Most newspapers, magazines, as well as the electronic media these days regularly carry reports extolling the virtues of the newest technologic tools in medicine. The wide range of technological advances can leave many patients feeling completely confused. How is a patient to make sense of which technology may be useful for his particular illness? New technology can be dazzling, and undoubtedly, when medical technology is used properly, it can save many lives. However, technology can be a two-edged sword; and we need to remember that every rose has its thorns! For example, the introduction of antibiotics was very quickly followed by their misuse, leading to rampant antibiotic resistance amongst bacteria and an ever-increasing rate of hospital-acquired infections. We need to remember that new does not always mean better, and that time-tested medical procedures are often better than the latest gadget on the market !
It is very easy (and very tempting) to misuse medical technology. For example, MRI (Magnetic Resonance Imaging) scanners represent the latest advance in technology and these machines can undoubtedly provide very useful information about the human body ! However, MRI scanners are very expensive and need to be used to do at least 10 scans a day to be made cost-effective. Private hospitals buy them because they represent the latest technology and are in vogue; for example, eight units have already sprung up in the city of Mumbai! Ironically, there are not enough patients to satisfy the needs of eight units, even in such a large metropolis, with the result that many patients are subjected to unnecessary scans, simply to keep the machines financially viable. Paradoxically, patients also pressurize doctors to misuse the new technology. Many of them go doctor shopping, and demand that the latest whole body scan be done to prove that they are healthy!
You need to be aware of the following inappropriate uses of medical technology.
There are many reasons for the inappropriate use of medical technology.
- Excessive use of technology, even when it is not required. A prime example of this folly is ultrasound scanning during pregnancy. While no one will dispute the fact that ultrasound scanning has provided an extremely useful window to the foetus and can yield invaluable information, cosmetic ultrasound scans to provide pictures for the babys first album are hardly appropriate.
- Unethical use of technology. While pre-natal diagnosis (using ultrasound scanning) has been a very important tool for reducing the risk of birth defects, using this inappropriately has become a major scandal in India, especially when it is misused for foetal sex selection, by performing female foeticide.
- Use of technology which is not suitable for a particular patient. An example of this would be advising IVF ( in vitro fertilization) for all infertile patients, just because the equipment and expertise are available and because the procedure is technically feasible. However, for most infertile patients , there are many simpler treatment options available, which should be fully explored before considering IVF.
- Misuse of technology by unqualified persons. A common example is the use of lasers or endoscopic equipment for complicated surgery. Just attending a two-day workshop and acquiring a certificate does not make a doctor sufficiently expert in using this technology; and a number of mishaps have been reported because of operator inexperience.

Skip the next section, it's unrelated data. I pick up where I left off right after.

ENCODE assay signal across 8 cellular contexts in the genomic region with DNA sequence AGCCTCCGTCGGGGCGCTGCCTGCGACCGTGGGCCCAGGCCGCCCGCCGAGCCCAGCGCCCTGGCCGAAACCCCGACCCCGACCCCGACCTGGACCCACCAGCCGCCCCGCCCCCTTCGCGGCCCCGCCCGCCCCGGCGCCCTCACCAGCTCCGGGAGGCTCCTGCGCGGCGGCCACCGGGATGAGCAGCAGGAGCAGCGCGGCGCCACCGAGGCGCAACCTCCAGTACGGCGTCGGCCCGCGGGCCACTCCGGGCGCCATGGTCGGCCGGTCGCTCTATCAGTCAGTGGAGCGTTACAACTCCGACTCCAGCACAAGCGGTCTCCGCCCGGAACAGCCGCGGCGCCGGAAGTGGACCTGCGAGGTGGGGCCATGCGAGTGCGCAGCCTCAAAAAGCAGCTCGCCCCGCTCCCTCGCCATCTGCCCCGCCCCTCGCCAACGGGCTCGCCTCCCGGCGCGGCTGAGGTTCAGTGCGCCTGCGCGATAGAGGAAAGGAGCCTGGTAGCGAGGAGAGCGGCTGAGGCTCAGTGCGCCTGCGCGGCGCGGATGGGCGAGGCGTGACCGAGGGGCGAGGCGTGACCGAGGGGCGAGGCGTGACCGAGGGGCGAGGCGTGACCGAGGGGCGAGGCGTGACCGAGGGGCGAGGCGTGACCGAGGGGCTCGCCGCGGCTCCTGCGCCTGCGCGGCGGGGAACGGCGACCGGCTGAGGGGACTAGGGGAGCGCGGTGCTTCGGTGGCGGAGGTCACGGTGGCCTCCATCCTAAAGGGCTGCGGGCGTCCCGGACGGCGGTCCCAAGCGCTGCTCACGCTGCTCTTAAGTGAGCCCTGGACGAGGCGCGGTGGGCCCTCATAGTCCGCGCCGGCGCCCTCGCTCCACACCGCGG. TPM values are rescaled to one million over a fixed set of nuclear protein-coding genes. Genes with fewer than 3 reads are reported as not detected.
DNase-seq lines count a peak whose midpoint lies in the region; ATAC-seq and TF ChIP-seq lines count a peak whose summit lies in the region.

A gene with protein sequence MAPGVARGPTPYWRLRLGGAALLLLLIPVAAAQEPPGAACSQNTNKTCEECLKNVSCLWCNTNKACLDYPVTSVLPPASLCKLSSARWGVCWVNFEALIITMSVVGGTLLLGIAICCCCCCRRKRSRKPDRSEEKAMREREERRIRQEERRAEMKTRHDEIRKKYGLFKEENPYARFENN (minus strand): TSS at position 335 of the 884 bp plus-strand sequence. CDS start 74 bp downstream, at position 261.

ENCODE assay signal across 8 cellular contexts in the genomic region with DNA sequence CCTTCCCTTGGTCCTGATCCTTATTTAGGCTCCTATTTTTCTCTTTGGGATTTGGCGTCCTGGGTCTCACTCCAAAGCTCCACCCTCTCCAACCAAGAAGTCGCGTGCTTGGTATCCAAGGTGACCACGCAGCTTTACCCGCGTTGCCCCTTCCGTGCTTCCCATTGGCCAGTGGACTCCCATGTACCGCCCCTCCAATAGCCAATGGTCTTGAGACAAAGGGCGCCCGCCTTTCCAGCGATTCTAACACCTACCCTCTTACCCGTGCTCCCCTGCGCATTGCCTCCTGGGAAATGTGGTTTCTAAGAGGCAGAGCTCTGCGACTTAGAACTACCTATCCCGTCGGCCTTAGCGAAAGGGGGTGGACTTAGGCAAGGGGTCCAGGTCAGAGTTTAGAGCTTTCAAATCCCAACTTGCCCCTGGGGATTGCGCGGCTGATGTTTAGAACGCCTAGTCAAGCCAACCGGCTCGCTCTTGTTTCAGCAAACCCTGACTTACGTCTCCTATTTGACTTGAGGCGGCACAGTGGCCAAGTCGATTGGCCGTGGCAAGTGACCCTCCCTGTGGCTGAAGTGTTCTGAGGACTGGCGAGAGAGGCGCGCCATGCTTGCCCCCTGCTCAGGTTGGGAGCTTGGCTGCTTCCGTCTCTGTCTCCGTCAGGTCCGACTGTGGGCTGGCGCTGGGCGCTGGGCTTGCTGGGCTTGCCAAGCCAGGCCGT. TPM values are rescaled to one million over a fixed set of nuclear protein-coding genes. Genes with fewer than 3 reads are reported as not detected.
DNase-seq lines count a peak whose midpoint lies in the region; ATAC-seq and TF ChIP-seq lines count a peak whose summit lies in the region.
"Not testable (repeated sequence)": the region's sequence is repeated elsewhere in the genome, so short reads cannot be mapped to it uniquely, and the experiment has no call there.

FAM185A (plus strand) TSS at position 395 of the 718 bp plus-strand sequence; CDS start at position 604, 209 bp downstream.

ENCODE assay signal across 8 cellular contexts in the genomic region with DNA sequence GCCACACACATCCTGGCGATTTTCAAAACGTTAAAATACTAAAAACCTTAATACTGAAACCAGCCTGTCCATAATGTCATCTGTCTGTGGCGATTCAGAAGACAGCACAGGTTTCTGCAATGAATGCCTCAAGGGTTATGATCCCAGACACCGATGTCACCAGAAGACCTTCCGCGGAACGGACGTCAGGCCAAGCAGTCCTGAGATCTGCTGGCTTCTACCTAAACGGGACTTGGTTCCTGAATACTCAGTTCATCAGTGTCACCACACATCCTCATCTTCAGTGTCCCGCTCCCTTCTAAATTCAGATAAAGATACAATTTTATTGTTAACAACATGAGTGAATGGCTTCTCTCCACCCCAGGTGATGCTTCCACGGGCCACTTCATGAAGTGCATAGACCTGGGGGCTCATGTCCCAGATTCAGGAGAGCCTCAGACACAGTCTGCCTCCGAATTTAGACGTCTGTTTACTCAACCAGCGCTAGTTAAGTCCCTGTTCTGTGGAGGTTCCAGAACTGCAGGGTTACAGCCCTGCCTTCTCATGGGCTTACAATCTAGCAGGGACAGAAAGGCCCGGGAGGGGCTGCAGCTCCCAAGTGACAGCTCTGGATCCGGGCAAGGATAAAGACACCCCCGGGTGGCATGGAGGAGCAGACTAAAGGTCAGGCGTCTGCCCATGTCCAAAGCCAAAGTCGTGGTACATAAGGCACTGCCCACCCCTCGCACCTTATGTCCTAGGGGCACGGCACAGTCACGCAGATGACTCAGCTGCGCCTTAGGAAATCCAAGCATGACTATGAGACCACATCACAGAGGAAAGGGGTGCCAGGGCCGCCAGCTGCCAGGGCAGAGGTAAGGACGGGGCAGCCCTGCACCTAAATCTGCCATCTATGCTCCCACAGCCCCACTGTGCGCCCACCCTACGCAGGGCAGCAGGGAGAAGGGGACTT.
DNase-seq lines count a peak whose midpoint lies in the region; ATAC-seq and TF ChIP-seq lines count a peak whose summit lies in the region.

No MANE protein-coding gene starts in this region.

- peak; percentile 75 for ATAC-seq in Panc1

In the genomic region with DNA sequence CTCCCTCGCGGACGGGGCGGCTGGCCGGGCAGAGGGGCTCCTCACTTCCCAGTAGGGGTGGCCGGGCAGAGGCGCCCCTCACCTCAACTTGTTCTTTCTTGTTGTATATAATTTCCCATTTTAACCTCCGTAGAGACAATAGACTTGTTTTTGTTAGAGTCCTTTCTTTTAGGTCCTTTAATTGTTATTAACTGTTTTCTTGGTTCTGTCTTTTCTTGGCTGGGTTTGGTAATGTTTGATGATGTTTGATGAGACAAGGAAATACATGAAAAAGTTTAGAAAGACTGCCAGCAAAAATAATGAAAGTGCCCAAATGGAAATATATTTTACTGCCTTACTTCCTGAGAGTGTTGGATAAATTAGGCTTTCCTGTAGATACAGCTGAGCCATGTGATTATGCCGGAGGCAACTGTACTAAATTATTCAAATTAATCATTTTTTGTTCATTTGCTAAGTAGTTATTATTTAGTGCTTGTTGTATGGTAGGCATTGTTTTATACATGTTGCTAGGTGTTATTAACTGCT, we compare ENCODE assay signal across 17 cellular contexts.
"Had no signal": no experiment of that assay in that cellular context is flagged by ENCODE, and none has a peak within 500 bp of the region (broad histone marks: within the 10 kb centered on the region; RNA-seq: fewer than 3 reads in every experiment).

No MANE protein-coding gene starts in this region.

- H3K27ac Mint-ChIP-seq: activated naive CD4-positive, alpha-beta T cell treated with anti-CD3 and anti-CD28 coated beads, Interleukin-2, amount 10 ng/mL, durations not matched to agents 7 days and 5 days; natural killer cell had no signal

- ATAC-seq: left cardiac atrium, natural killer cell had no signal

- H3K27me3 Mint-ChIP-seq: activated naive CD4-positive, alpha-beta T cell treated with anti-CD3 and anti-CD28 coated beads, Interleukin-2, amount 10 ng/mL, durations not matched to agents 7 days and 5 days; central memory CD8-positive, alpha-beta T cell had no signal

- Use of technology as defensive medicine, i.e., to protect the doctor from being sued, rather than using it because it is needed for the patients welfare. This trend is becoming increasingly common in India now, with the passage of the Consumer Protection Act, which covers medical practice too.
Thus, the crucial question arises: what can you do to protect yourself from being a victim of medical technology misuse? The answer is: make sure you are well-informed, so that you can judge the technology and its relevance (as it relates to you) for yourself. For example, the National Institutes of Health, USA, produces consensus statements in which leading medical experts from all over the world are invited to discuss the pros and cons of all the technological options available for dealing with a particular medical problem, essentially in order to guide doctors as to the appropriateness of the latest technologies. Using the information gleaned from such statements, or obtained from other sources intelligently, in cooperation with your doctor, will ensure that medical technology is utilized appropriately to provide the best possible care for your problem!
- The major factor, of course, is money or the need to generate income. Doctors need to justify the purchase of expensive capital equipment, and as hospitals have become profit-oriented organizations, doctors are becoming increasingly answerable to the management regarding the profitability of their services. Nowadays, once a piece of equipment has been purchased, it needs to be utilized to make it cost-effective. Woe betide the doctor who does not generate enough money through the latest gadgets! He may find that his contract is not renewed!
- The glamour and the dazzle of the latest gizmos tend to lure most doctors, just like driving the latest model car! One gains prestige by being the first to adopt the latest technique; or by being the only one in the world/country/city with the latest and newest toy.
- The pressure from manufacturers to buy the latest and newest. New and improved versions prove attractive , not only to toothpaste consumers, but also to doctors, and the medical industry (both equipment manufacturers and pharmaceuticals) has developed powerful tactics and techniques to induce doctors to prescribe and use their newest products. The companies involved can afford to spend large amounts of money on advertising, and they use this very effectively to maximize their profits.